What is a Kidney Stone ?

The kidney acts as a filter for blood, removing waste products from the body and making urine. It also helps regulate electrolyte levels that are important for body function.

In some people, Chemicals/Minerals crystallize in the urine and form the beginning, or nidus, of a kidney stone. Theses stones are very tiny when they form, smaller than a grain of sand, but gradually can grow over time to several Centimeters big.

Types of Kidney Stone

Calcium stones:

Most kidney stones are calcium stones, usually in the form of Calcium Oxalate. Calcium stones may also occur in the form of Calcium Phosphate.

Struvite Stones:

Struvite stones form in response to an infection, such as a urinary tract infection. These stones can grow quickly and become quite large, sometimes with few symptoms or little warning

Uric acid stones:

Uric acid stones can form in people who do not drink enough fluids or who lose too much fluid, those who eat a high-protein diet, and those who have gout. Certain genetic factors also may increase your risk of uric acid stones.

Cystine stones:

These stones form in people with a hereditary disorder that causes the kidneys to excrete too much of certain amino acids (Cystinuria).

Kidney Stones Imaging

  1. CT KUB Scan: It is the investigation of choice for detection of Kidney Stones. Almost all stones are detectable on CT scans. It is not advisable for children.
  2. X-Ray KUB: It is done when ultrasound and CT scan facility is not available. Radio-opaque stones may be visualised in the Kidneys, Ureters or Bladder. It is generally not recommended due to exposure to radiation and poor diagnostic value.
  3. Ultrasound KUB: Ultrasounds can sometimes be useful, because it gives details about the presence of hydronephrosis, suggesting that the stone is blocking the outflow of urine. Radiolucent stones, which do not appear on X-Rays, may show up on ultrasound imaging studies.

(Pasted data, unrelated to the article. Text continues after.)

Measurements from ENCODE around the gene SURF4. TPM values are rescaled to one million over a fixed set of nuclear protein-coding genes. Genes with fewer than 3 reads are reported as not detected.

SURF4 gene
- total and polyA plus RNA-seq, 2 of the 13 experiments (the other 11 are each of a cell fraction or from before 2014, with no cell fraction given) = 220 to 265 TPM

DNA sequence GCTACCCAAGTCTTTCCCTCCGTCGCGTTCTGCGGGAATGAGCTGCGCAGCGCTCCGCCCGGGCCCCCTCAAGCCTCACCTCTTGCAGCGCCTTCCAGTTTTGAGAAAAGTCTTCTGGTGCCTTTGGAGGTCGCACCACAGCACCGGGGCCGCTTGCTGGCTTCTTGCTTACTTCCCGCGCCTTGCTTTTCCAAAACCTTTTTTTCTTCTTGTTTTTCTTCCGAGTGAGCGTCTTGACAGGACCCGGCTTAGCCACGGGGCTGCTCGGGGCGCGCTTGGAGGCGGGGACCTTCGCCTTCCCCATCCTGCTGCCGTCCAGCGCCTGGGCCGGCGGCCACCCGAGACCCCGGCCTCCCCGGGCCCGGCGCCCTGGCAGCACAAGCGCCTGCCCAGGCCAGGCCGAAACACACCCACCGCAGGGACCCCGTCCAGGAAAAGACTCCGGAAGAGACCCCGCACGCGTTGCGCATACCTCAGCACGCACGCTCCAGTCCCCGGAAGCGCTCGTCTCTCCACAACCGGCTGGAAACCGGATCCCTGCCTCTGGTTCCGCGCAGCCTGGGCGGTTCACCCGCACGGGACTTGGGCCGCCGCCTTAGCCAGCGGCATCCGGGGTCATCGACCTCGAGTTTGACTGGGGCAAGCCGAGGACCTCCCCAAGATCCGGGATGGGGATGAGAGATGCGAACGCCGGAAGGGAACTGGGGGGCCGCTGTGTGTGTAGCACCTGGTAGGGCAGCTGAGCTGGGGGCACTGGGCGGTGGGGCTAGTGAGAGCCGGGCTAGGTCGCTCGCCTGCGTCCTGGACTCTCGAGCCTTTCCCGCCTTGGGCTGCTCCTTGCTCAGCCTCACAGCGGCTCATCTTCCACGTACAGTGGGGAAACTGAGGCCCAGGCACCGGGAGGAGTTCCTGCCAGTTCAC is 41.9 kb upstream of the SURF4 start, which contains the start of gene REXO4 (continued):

Other advantages of renal ultrasonography include its low cost and absence of radiation exposure. Ultrasound imaging is useful for detecting stones in situations where X-rays or CT scans are discouraged, such as in children or pregnant women.

Signs and symptoms

A kidney stone may not cause symptoms until it moves around within your kidney or passes into your ureter – the tube connecting the kidney and bladder

Severe pain in the side and back, below the ribs extending upto groin.

Nausea and vomiting

Fever and chills if an infection is present

Pain while urinating pink, red or brown urine cloudy or foul-smelling urine

Persistent need to urinate

Risk Factors:

Factors that increase your risk of developing kidney stones include:

Family or personal history:

If someone in your family has kidney stones, you are more likely to develop stones, too. And if you have already had one or more kidney stones, you are at increased risk of developing another.

Other medical conditions:

Diseases and conditions that may increase your risk of kidney stones include renal tubular acidosis, Cystinuria, Hyperparathyroidism, certain medications and urinary tract infections.

Obesity:

High body mass index (BMI), large waist size and weight gain have been linked to an increased risk of kidney stones.